If you spent between $300 and $17,000 on an Apple Watch, you might be intrigued to know that Apple only reckons with the device being in use for three years.
Apple outlines the expected first-owner lifespan of the Watch in its environmental questions page, which it updated with the Thursday launch of Apps for Earth, where Apple is donating sales from participating apps to the World Wide Fund for Nature.
The environment page answers a range of questions about Apple and the environment, from internal leadership, to materials, and performance measurement.
The Watch's primary-user life expectancy appears in a section dealing with steps Apple takes when assessing a product's life cycle.
"Years of use, which are based on first owners, are assumed to be four years for OS X and tvOS devices and three years for iOS and watchOS devices," the company says.
The estimate is derived from product testing it conducts based on power consumed and daily usage patterns.
That three-year figure isn't really a surprise, given people keep smartphones for about that length of time before replacing them. But it does give some credence to the argument that Apple Watch is not a watch, especially when compared with luxury timepieces that one could expect to last a lifetime.
At least that was what Tag Heuer general director Guy Sémon had to say in an interview with Wired after it announced a smartwatch partnership with Intel and Google last year in response to the Apple Watch.
"Apple Watch is not a watch, it is a connected device on the wrist. There is a big difference. Why? Because this one looks good," said Sémon, holding up Tag Heuer's new $5,450 Carrera Heuer-01.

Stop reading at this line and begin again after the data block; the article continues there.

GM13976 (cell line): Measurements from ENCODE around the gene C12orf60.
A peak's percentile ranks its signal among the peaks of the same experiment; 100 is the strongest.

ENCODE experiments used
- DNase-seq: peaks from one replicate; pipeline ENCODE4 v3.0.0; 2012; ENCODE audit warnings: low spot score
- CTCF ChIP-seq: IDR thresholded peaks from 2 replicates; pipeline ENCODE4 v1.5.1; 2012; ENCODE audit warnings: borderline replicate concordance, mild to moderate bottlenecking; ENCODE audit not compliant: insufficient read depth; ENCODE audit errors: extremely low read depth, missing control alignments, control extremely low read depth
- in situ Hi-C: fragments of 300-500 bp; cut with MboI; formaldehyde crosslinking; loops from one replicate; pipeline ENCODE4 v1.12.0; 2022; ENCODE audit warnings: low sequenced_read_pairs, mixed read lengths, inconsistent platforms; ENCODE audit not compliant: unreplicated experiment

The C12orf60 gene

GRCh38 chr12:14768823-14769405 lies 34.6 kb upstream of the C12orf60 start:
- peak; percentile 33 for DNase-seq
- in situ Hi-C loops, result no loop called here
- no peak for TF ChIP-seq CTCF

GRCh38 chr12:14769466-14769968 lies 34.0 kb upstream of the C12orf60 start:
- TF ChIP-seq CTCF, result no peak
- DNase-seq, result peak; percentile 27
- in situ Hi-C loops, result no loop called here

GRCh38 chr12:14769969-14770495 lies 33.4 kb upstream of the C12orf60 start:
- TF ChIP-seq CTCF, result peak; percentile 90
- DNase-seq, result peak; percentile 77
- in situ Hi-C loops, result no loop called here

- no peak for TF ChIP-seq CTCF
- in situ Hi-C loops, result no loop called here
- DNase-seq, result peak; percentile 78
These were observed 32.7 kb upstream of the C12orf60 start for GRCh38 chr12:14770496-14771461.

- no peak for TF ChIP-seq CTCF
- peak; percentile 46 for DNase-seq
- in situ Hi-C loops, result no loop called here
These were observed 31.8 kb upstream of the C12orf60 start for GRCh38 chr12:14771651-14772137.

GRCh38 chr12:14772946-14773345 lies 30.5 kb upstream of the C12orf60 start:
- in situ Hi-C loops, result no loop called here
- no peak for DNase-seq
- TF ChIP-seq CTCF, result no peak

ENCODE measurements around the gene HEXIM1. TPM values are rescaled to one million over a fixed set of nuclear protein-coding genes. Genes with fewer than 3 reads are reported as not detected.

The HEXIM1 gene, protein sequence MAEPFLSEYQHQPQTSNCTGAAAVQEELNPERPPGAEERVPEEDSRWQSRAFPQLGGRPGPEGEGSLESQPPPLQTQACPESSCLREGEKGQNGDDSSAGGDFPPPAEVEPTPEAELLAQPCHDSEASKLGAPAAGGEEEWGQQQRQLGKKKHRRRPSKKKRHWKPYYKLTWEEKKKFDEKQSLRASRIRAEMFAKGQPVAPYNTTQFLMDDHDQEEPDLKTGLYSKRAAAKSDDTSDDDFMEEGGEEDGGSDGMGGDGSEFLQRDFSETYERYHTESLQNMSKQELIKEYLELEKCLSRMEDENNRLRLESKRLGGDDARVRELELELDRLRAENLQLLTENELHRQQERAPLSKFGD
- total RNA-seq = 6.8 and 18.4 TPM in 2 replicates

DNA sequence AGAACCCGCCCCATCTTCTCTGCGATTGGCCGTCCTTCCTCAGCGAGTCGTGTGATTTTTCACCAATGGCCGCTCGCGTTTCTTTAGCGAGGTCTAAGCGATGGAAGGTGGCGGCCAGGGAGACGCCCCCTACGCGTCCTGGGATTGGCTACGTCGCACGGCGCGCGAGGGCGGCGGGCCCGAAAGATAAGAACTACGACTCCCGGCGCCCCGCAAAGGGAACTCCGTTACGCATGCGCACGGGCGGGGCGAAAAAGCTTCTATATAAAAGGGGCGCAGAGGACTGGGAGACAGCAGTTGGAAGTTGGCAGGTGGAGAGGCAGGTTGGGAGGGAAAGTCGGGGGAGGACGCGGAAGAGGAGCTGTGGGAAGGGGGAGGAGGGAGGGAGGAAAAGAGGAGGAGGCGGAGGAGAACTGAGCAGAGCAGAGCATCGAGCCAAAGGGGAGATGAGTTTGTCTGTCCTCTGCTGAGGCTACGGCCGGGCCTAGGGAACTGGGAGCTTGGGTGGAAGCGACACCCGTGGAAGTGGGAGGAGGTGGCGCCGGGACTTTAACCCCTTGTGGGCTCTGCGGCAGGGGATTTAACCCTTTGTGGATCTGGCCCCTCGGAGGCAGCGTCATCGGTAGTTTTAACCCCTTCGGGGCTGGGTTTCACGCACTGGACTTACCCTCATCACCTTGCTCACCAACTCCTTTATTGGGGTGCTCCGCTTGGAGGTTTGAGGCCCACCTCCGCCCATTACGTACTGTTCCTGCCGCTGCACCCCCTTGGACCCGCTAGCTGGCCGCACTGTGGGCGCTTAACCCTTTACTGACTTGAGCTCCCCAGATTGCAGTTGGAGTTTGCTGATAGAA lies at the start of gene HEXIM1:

"Better finishing, design. This is not an iPhone. You buy an iPhone and in three years you put it in the trash. But not a watch. You have to keep a watch," he continued.
On the other hand, consumers do clearly see it as a watch, which is reflected in falling sales of conventional watches.
As Bloomberg reported in December, Swiss watchmakers in 2015 saw the biggest decline in exports to the US in six years. That was for a range of reasons, but the Apple Watch was having an impact on the lower end of the watch market.
On a separate note, there was some excitement among Apple fans about a reference in the environmental page to MacOS, which has been widely interpreted as a hint that Apple is planning to ditch the OS X name. The above statement taken from Apple's site on Friday yesterday read MacOS.
As 9to5 Mac pointed out at the time, it would appear to make sense for Apple to change OS X to align with iOS, watchOS and tvOS.
It still doesn't rule out a name change in the future, but any trace of it has now been removed from the page.